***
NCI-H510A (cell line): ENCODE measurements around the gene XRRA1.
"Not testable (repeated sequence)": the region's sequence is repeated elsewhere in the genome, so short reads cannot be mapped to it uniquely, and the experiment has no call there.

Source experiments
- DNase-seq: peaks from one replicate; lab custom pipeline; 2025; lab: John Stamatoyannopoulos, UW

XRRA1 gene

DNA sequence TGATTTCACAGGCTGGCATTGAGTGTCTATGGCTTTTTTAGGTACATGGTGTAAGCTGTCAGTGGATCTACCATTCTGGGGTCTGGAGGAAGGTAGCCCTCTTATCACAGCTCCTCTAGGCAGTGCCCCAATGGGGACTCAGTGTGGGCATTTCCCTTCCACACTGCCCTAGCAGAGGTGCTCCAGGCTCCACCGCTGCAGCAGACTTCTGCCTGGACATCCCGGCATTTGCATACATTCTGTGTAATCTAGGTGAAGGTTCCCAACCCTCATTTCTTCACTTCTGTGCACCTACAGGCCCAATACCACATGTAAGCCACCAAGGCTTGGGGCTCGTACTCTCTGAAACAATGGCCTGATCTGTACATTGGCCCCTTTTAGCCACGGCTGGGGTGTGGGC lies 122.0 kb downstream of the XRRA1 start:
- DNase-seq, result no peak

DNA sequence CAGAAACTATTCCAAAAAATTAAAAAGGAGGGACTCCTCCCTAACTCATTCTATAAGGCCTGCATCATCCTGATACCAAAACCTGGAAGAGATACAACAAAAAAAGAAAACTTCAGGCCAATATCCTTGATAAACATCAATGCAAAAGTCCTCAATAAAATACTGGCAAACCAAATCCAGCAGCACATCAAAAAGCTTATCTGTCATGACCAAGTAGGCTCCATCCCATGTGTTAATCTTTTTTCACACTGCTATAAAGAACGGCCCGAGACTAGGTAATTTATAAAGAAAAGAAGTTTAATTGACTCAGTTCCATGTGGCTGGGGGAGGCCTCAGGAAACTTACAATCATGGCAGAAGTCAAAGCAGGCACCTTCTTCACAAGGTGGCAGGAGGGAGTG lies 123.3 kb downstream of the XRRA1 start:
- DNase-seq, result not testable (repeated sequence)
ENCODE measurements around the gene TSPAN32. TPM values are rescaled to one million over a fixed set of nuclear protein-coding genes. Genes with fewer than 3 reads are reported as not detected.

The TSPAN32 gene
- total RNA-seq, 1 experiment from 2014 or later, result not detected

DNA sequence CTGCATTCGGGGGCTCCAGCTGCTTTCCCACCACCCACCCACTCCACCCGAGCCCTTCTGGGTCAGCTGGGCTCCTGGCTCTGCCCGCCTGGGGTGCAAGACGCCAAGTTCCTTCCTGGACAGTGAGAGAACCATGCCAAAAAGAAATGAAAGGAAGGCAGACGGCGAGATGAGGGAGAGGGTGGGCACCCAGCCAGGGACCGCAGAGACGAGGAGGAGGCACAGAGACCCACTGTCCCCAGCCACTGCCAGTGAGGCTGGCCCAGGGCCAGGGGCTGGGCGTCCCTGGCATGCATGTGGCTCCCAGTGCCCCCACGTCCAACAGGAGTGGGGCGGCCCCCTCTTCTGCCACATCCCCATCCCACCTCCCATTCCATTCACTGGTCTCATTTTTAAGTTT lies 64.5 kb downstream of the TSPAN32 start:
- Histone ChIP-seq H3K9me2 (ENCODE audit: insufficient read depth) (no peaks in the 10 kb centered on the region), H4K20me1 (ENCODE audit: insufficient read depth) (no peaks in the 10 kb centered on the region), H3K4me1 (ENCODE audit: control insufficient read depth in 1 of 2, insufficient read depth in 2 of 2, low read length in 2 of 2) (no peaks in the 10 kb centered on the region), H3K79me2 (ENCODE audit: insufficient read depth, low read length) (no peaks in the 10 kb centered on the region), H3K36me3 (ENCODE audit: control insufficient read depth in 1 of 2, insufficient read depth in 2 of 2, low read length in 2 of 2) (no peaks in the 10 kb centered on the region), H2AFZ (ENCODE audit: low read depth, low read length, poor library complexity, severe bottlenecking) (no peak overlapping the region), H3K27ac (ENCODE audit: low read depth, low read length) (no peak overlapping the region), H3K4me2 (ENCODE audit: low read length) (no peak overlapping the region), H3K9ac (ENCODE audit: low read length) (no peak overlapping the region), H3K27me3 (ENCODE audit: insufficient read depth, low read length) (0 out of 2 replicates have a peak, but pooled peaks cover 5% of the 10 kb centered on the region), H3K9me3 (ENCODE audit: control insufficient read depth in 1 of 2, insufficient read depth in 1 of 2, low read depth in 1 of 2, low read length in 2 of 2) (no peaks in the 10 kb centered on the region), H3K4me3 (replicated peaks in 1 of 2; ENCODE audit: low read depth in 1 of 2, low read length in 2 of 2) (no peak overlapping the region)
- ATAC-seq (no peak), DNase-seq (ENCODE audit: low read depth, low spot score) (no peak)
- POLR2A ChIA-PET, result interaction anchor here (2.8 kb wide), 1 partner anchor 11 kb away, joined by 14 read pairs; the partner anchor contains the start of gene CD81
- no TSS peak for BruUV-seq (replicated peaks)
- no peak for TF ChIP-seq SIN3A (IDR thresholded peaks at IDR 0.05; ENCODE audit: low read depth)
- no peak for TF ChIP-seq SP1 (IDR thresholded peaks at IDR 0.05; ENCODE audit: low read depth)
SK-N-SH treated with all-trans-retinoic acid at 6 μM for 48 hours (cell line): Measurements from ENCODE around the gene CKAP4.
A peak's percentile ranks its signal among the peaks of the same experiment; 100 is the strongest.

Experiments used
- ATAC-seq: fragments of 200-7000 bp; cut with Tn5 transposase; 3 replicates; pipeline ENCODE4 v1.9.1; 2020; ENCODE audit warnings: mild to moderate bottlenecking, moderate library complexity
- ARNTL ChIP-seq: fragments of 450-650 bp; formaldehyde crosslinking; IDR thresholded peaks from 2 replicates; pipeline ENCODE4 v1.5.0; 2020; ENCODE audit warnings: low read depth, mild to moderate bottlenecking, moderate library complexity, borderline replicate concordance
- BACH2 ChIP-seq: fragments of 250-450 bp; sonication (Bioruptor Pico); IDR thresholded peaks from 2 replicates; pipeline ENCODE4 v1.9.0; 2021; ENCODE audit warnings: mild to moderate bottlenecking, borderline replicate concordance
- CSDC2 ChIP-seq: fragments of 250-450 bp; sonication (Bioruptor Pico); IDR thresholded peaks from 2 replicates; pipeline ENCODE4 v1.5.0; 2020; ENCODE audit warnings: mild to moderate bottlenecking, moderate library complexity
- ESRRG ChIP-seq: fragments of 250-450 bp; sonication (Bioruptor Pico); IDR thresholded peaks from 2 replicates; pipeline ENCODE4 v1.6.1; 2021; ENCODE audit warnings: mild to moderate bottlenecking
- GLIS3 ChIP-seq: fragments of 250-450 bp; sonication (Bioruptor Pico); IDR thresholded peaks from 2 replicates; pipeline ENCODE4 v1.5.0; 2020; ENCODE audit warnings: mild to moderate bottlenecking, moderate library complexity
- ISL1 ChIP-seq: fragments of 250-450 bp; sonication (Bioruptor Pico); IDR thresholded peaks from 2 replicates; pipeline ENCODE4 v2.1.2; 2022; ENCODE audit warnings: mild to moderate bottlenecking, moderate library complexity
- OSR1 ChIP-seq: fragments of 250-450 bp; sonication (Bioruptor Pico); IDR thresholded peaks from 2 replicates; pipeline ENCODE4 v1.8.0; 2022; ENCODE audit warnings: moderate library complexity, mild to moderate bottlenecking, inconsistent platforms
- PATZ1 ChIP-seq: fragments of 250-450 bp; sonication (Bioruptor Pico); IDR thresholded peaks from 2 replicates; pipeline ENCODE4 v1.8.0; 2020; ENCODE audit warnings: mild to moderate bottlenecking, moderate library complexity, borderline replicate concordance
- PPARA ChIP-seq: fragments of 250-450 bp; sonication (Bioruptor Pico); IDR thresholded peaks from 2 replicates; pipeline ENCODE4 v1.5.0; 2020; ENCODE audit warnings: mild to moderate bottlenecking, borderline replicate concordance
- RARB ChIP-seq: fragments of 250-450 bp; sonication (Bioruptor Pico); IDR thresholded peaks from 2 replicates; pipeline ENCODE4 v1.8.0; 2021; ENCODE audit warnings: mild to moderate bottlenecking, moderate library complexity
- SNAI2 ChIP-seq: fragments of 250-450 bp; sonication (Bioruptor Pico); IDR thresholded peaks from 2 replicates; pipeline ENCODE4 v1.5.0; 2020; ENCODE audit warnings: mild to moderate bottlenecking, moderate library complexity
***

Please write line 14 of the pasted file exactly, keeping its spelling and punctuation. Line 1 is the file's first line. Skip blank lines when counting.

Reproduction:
- Histone ChIP-seq H3K9me2 (ENCODE audit: insufficient read depth) (no peaks in the 10 kb centered on the region), H4K20me1 (ENCODE audit: insufficient read depth) (no peaks in the 10 kb centered on the region), H3K4me1 (ENCODE audit: control insufficient read depth in 1 of 2, insufficient read depth in 2 of 2, low read length in 2 of 2) (no peaks in the 10 kb centered on the region), H3K79me2 (ENCODE audit: insufficient read depth, low read length) (no peaks in the 10 kb centered on the region), H3K36me3 (ENCODE audit: control insufficient read depth in 1 of 2, insufficient read depth in 2 of 2, low read length in 2 of 2) (no peaks in the 10 kb centered on the region), H2AFZ (ENCODE audit: low read depth, low read length, poor library complexity, severe bottlenecking) (no peak overlapping the region), H3K27ac (ENCODE audit: low read depth, low read length) (no peak overlapping the region), H3K4me2 (ENCODE audit: low read length) (no peak overlapping the region), H3K9ac (ENCODE audit: low read length) (no peak overlapping the region), H3K27me3 (ENCODE audit: insufficient read depth, low read length) (0 out of 2 replicates have a peak, but pooled peaks cover 5% of the 10 kb centered on the region), H3K9me3 (ENCODE audit: control insufficient read depth in 1 of 2, insufficient read depth in 1 of 2, low read depth in 1 of 2, low read length in 2 of 2) (no peaks in the 10 kb centered on the region), H3K4me3 (replicated peaks in 1 of 2; ENCODE audit: low read depth in 1 of 2, low read length in 2 of 2) (no peak overlapping the region)